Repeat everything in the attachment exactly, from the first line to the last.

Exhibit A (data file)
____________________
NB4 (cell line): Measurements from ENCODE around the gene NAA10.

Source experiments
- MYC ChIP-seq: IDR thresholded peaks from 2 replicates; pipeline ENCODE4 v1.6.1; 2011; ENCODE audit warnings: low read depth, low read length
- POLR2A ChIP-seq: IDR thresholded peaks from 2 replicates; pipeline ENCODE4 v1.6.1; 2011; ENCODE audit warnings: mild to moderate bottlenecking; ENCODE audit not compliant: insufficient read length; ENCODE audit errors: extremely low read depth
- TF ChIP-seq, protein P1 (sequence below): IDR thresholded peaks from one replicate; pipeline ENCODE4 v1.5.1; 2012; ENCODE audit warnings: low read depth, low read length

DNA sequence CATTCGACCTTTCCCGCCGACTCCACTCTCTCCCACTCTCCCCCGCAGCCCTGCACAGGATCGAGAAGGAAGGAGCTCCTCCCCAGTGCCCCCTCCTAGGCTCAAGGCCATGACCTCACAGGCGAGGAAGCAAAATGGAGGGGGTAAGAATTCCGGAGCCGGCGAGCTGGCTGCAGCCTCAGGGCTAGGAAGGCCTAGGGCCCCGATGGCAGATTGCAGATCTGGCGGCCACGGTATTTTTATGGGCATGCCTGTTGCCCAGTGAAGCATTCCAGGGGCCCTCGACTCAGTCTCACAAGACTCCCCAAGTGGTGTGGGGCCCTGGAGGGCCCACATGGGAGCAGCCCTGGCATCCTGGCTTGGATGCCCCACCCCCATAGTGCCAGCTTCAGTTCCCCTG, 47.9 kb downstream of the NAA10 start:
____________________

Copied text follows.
NB4 (cell line): Measurements from ENCODE around the gene NAA10.

Source experiments
- MYC ChIP-seq: IDR thresholded peaks from 2 replicates; pipeline ENCODE4 v1.6.1; 2011; ENCODE audit warnings: low read depth, low read length
- POLR2A ChIP-seq: IDR thresholded peaks from 2 replicates; pipeline ENCODE4 v1.6.1; 2011; ENCODE audit warnings: mild to moderate bottlenecking; ENCODE audit not compliant: insufficient read length; ENCODE audit errors: extremely low read depth
- TF ChIP-seq, protein P1 (sequence below): IDR thresholded peaks from one replicate; pipeline ENCODE4 v1.5.1; 2012; ENCODE audit warnings: low read depth, low read length

DNA sequence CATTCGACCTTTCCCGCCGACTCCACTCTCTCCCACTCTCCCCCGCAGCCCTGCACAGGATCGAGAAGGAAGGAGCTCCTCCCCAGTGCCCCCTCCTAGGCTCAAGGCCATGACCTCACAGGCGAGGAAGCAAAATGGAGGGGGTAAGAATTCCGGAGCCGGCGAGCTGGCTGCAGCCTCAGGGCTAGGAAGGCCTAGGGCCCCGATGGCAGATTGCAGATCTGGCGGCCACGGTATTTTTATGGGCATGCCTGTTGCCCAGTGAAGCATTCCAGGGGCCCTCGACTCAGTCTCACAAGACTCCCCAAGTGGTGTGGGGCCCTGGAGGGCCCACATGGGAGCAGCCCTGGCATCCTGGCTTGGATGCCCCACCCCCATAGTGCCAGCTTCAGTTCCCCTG, 47.9 kb downstream of the NAA10 start: